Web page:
OLPC-Update + RPMs WAS:Re: OLPC XO Opera browser as Sugar activity
michael at laptop.org
Fri Jun 27 17:21:49 EDT 2008
On Fri, Jun 27, 2008 at 02:50:34PM -0400, Erik Garrison wrote:
> Existing package managers (e.g. apt, rpm) do exactly what we want and
> more. Furthermore they are extensively tested and well documented. Why
> have we locally manufactured and promoted the square wheels of
> olpc-update and copy-nand?
We chose a monolithic update solution because of several deficiencies,
*for our primary use case*, of all package-based upgrade solutions with
which we were familiar at the time. Package-based update solutions with
which we were familiar:
* can leave the system in an inconsistent or even unbootable
state on failure.
* ask users questions during the update process.
* are not adequately bandwidth efficient. (They make no use of
bitpatterns which are already available on the target system.)
* do not adequately verify the integrity of the resulting filesystem.
(We have actually detected two filesystem data corruption bugs as a
result of carefully auditing our filesystem consistency via the
* do not innately offer the user a 'big undo' button that permits the
user to try out large changes with confidence that they can easily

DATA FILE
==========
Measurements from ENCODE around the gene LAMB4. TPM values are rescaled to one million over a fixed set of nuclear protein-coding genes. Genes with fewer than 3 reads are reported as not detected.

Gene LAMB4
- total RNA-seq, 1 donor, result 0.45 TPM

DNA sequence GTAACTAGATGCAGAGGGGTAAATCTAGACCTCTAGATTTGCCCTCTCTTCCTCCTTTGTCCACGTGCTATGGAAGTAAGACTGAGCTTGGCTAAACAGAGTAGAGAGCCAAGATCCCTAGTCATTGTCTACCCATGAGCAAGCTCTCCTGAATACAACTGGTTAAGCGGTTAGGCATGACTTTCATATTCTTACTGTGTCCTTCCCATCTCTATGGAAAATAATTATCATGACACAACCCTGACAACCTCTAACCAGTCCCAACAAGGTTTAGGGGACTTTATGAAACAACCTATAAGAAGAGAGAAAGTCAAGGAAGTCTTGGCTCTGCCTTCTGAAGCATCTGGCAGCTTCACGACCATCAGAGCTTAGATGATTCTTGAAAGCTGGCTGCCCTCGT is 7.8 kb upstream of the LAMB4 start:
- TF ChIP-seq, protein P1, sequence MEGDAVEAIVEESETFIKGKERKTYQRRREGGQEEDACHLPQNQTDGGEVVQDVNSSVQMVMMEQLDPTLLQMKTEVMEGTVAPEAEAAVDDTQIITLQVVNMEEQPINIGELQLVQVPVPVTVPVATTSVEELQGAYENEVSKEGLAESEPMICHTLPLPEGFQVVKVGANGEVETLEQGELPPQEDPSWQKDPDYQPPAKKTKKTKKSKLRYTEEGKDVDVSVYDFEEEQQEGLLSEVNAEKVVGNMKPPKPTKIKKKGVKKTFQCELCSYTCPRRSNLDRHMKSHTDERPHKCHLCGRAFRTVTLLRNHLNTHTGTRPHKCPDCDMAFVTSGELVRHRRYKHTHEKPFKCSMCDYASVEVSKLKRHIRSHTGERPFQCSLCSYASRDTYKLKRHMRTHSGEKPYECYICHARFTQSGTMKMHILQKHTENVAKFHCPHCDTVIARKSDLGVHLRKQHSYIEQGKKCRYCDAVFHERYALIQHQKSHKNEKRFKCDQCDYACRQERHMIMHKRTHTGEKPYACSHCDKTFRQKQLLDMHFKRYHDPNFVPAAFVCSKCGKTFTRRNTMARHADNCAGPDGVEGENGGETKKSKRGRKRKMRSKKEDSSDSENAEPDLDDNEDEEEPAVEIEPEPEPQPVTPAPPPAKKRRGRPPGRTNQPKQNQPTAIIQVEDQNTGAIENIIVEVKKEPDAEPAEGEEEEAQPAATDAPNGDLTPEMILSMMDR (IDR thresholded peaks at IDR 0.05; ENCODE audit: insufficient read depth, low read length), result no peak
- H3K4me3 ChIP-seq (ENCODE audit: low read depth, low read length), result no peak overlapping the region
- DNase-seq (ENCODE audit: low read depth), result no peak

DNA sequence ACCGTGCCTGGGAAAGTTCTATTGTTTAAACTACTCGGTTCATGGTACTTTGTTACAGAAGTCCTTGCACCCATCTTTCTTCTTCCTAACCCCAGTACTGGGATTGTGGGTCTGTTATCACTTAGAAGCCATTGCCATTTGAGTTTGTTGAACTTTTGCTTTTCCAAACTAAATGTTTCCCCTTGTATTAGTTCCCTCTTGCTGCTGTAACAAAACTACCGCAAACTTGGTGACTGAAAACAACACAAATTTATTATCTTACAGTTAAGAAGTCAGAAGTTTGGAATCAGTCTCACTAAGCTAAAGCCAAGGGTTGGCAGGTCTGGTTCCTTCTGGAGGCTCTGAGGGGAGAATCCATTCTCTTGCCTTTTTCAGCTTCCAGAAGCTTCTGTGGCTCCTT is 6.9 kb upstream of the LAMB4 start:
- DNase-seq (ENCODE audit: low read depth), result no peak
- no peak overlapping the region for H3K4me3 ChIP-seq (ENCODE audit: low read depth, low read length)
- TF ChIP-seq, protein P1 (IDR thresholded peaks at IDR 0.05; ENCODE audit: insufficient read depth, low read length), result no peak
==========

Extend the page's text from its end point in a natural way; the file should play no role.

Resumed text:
return to previous system states.
These were some of the considerations that led to the development of the
Now, clearly, there are several technically adept users who would like
to be able to use their favorite package management tools to consume our
software. We _are_ interested in supporting this use case, for example
by modifying our build procedures to produce package repos 'suitable for
use in upgrade procedures'. The hard question is: "what more can we do?"
Do you have other thoughts on either:
1) other ways that we could address the aforementioned inadequacies of
package-based updaters for our use case?
2) other things we can do to integrate package-based updaters into our
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